N. Duane Noland President/CEO of the Association of Illinois Electric Cooperatives, Springfield.
A Call to Action
Co-ops urge members to stay in contact with Congress
If you’ve been a reader of this magazine for the last few years, or attended your co-op’s annual meeting, you’ve heard repeatedly about climate change and the impact that proposed legislation and regulation will have on your energy bill. And we’re not just talking about electricity. This could impact all your fossil fuel energy bills. The climate change legislative debate is the most challenging issue rural electric cooperatives have faced since our inception in the 1930s.
The issue is being debated in both the U.S. Congress and recently at a world conference in Copenhagen. So, climate change is front and center in the politics of our country and the world. It will have a huge impact on our economy and jobs. And it’s personal. It will have a direct impact on your monthly bills.
This is a political year with very important mid-term elections where you have a chance to vote and score how our state and federal governments are doing.
It’s a vote that matters and will affect a lot of issues – health care, our economy, national security and climate change.
Electric cooperative members like you have been engaged in this debate on climate change legislation. Your co-op asked you through a direct mail letter campaign earlier in 2009 to send post cards to our U.S. Senators expressing your concerns about climate change legislation. You said they shouldn’t pass legislation that isn’t fair, affordable and achievable. In fact, co-op members in Illinois led the nation in sending post cards to senators.
If you have doubts about the impact of your post card, I can tell you we believe there was an immediate impact. Sen. Roland Burris listened to that strong local message. He was one of 14 Senate Democrats that signed on to Iowa’s Sen. Harkin’s letter to the Senate leadership asking that the fairness issue be addressed. Under the proposed legislation, Midwest consumers would pay a huge and disproportionate share of the cost for what is a national issue. That isn’t fair.
Your voice made a difference. But this is not a sprint. This is a marathon and you have to stay engaged.
You can stay engaged by following the issues closely as the debate moves along. The climate change debate may change directions. The focus could shift to renewable energy and energy efficiency mandates.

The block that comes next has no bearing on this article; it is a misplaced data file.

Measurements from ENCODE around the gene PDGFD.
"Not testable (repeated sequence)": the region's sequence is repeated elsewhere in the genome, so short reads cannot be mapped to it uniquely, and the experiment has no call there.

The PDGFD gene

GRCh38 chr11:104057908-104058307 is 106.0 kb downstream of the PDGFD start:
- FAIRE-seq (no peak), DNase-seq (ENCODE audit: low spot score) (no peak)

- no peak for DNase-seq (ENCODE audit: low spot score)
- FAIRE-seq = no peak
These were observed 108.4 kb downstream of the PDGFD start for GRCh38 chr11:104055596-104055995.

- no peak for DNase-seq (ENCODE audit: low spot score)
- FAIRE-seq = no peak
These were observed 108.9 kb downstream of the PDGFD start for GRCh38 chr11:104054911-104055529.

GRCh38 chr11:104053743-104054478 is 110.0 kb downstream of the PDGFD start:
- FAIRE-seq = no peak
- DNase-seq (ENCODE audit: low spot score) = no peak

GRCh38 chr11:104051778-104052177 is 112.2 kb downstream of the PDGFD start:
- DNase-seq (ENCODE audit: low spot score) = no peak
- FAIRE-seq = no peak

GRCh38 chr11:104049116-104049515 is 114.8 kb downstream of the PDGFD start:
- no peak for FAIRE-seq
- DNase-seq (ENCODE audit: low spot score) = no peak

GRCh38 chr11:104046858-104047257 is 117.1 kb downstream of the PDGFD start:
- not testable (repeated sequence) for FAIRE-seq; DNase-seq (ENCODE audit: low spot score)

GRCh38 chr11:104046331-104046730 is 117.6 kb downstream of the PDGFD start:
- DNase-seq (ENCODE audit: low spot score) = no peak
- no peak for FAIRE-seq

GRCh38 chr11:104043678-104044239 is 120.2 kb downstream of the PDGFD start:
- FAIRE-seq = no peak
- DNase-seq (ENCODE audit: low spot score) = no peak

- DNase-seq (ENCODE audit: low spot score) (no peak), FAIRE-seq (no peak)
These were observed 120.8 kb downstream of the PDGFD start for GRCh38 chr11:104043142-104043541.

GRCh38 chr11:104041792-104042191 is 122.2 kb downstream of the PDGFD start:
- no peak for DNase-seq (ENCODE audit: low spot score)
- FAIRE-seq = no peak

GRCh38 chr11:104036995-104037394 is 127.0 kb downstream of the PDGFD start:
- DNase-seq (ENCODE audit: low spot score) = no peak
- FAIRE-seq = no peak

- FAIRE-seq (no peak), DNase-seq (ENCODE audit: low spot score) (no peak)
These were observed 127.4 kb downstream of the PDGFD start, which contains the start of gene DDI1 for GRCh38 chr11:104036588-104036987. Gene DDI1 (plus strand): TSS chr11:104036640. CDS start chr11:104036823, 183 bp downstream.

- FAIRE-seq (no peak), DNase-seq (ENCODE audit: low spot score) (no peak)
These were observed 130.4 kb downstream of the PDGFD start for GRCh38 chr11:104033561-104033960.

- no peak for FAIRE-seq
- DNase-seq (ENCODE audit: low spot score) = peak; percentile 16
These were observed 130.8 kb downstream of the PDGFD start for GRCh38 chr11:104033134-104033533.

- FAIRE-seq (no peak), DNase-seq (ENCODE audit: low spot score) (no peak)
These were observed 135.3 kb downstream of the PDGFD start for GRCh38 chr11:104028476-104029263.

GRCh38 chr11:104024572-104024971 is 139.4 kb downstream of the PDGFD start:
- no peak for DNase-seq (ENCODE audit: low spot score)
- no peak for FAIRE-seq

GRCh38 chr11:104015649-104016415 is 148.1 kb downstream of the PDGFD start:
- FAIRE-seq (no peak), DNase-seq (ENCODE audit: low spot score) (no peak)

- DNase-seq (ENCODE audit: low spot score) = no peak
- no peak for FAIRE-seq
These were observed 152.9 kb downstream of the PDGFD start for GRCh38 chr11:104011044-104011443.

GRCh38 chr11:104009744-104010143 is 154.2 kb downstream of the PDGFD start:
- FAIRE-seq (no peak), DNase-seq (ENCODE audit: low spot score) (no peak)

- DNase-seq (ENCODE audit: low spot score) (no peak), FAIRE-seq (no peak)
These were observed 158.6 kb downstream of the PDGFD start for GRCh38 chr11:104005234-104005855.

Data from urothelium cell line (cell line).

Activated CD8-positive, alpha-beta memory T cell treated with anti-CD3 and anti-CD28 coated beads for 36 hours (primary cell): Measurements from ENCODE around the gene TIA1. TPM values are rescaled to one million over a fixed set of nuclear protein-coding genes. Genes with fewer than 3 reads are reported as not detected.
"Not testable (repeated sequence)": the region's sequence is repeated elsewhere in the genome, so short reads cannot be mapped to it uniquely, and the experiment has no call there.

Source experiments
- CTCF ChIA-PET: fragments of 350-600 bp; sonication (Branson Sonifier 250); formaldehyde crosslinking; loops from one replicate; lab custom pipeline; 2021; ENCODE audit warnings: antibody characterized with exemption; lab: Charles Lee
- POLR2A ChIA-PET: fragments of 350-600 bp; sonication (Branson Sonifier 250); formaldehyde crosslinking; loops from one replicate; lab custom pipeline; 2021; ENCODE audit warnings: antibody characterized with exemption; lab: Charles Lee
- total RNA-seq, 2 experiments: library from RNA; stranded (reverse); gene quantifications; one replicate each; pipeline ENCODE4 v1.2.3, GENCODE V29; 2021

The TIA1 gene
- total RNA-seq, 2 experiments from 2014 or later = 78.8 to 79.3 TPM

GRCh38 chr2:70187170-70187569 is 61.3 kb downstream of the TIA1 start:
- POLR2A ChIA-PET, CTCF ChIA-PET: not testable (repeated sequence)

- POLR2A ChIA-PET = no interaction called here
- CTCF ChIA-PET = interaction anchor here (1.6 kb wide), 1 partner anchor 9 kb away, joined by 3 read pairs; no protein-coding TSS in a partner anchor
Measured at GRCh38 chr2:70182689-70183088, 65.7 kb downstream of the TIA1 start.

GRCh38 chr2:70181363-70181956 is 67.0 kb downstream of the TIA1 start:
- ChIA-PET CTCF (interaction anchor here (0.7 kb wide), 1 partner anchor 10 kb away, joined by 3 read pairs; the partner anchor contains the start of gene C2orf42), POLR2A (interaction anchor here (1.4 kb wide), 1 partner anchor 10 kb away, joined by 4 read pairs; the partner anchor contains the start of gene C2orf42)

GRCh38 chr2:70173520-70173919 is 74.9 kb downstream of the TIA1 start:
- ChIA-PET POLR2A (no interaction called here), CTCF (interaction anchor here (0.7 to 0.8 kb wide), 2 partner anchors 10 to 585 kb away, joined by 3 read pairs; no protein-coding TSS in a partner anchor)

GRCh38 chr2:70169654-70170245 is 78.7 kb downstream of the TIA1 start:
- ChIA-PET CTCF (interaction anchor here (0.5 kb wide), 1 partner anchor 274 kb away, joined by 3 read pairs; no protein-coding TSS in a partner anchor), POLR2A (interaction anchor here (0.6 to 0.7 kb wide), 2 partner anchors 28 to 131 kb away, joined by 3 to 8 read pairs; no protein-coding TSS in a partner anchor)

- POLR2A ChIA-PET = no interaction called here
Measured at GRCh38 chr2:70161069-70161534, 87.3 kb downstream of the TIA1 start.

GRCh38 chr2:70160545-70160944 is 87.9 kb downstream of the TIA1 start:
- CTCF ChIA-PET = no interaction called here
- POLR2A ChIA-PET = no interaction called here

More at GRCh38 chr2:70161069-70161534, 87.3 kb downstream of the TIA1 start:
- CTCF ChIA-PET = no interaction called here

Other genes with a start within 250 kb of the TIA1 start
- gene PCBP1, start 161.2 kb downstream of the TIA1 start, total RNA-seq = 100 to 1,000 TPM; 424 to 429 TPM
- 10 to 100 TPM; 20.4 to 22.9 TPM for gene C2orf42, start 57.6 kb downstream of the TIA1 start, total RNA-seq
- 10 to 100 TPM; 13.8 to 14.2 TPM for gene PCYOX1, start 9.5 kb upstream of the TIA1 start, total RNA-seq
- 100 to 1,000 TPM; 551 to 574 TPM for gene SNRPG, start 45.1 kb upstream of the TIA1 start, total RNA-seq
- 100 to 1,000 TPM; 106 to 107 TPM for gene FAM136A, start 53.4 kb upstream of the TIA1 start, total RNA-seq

Electric cooperatives continue to be proactive in the areas of renewable energy, energy efficiency and smart grid technology without mandates. For example, the cover feature is on geothermal energy. Illinois co-ops have taken the lead in promoting and developing a market for this technology. Co-ops have given grants to schools, churches and other public groups for geothermal projects in Illinois.
So, if you have a chance to see and talk to candidates for office, ask them where they stand on these issues. What is their position? Do they understand the cost legislation and regulation may have on you as a rural electric co-op member and owner?
The easiest way to make your voice heard is to go to our Web site – www.ourenergy.coop. Through this Web site you can let your elected representatives know where you stand and that we need fair, affordable and achievable solutions to today’s issues.
You can also be proactive by staying in touch with your local co-op. Annual meeting season begins this month and runs until September. Co-ops are democratically controlled, member-owned businesses. As an owner, it’s imperative that you attend the business meeting, elect local directors that will represent you and understand the issues and challenges facing your co-op.
The key to democracy is for citizens like you to stay engaged and make your voice heard.
N. Duane Noland is the President/CEO of the Association of Illinois Electric Cooperatives, Springfield.
© 2013 Illinois Country Living Magazine.
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